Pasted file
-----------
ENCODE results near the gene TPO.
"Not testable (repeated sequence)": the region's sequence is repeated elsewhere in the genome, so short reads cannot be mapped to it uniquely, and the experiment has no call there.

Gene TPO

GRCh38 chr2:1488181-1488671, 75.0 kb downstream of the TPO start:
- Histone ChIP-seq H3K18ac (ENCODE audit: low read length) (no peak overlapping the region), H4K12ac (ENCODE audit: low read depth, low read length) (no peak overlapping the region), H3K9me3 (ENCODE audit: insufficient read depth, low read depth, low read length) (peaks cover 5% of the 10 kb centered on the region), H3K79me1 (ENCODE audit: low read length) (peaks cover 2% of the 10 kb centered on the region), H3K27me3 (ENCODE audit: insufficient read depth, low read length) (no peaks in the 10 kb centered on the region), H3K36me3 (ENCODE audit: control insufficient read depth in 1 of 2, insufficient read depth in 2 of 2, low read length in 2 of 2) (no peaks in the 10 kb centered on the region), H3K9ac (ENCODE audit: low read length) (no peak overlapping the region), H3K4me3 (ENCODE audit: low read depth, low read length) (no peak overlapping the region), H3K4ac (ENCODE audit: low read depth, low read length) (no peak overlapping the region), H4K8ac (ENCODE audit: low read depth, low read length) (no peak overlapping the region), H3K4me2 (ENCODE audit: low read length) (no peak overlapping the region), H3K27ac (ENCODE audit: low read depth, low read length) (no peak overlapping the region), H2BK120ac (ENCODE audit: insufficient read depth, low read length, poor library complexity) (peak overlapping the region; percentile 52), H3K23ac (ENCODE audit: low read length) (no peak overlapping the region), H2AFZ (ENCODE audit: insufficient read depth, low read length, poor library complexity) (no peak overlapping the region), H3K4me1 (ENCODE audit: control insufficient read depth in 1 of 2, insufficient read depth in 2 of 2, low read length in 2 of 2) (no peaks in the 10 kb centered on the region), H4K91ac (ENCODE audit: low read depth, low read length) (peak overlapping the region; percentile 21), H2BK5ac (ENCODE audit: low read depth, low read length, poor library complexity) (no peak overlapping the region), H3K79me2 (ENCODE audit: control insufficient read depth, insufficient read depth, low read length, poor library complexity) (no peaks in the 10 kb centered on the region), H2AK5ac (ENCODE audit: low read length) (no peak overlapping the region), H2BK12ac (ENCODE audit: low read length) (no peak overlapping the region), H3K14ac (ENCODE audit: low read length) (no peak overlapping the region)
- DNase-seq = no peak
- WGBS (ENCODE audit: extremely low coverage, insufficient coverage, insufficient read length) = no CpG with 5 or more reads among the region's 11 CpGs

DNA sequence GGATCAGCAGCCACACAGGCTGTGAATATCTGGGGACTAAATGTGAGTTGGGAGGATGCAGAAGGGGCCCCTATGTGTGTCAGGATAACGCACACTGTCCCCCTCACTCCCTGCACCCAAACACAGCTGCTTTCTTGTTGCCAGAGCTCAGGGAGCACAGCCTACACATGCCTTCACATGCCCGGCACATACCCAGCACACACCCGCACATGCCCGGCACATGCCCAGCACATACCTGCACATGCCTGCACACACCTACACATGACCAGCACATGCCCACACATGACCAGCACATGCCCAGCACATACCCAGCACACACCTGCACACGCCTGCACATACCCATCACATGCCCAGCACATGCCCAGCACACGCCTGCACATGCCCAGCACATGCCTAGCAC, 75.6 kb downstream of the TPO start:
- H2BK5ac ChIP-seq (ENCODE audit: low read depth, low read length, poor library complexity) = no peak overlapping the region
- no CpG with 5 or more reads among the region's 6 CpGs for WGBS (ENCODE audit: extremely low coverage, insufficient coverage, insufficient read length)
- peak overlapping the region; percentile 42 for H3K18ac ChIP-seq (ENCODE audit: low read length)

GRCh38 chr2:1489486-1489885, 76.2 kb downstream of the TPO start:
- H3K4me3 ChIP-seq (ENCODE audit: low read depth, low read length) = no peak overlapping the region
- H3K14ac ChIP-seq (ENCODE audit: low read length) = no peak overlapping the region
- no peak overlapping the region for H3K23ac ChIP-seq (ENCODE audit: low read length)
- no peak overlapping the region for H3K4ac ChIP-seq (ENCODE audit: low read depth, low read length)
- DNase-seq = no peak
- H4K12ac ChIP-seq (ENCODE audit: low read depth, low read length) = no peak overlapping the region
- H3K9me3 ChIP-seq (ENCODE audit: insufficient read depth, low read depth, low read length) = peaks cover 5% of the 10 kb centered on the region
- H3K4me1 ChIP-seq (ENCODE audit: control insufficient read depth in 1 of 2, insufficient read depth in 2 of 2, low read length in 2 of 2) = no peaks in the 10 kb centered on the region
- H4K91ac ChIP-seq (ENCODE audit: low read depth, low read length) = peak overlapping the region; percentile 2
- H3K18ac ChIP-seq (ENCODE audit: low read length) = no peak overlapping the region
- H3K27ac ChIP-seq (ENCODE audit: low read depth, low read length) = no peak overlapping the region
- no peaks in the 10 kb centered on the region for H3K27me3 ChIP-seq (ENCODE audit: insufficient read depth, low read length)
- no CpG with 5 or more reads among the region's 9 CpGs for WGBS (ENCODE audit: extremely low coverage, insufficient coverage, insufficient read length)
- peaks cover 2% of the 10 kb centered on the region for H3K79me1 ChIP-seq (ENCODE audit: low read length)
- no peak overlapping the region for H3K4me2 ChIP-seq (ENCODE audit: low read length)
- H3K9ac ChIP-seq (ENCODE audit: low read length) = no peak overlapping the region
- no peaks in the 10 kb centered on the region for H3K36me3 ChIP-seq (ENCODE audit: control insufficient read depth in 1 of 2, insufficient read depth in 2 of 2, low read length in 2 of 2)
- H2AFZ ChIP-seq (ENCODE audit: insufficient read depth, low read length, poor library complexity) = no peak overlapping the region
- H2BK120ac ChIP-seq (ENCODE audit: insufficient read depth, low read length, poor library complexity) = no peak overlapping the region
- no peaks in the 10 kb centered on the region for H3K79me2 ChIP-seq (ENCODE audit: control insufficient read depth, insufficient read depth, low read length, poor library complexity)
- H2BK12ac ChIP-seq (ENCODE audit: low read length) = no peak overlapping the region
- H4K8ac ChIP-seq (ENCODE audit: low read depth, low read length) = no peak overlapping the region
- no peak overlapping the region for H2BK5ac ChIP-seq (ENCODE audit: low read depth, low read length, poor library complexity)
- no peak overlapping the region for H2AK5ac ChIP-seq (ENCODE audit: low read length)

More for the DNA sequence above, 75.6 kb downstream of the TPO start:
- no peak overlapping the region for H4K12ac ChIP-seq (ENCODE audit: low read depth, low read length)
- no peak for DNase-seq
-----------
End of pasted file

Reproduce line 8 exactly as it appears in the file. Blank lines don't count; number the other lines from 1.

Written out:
DNA sequence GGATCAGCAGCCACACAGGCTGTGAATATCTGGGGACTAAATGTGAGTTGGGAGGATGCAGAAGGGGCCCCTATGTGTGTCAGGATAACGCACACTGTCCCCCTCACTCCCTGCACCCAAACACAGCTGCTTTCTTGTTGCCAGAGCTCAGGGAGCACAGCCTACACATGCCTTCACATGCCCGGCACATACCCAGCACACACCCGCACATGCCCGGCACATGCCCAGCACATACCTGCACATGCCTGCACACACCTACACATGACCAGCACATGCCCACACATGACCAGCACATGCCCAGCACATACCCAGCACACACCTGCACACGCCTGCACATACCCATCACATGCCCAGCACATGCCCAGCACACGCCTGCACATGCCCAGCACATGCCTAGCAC, 75.6 kb downstream of the TPO start: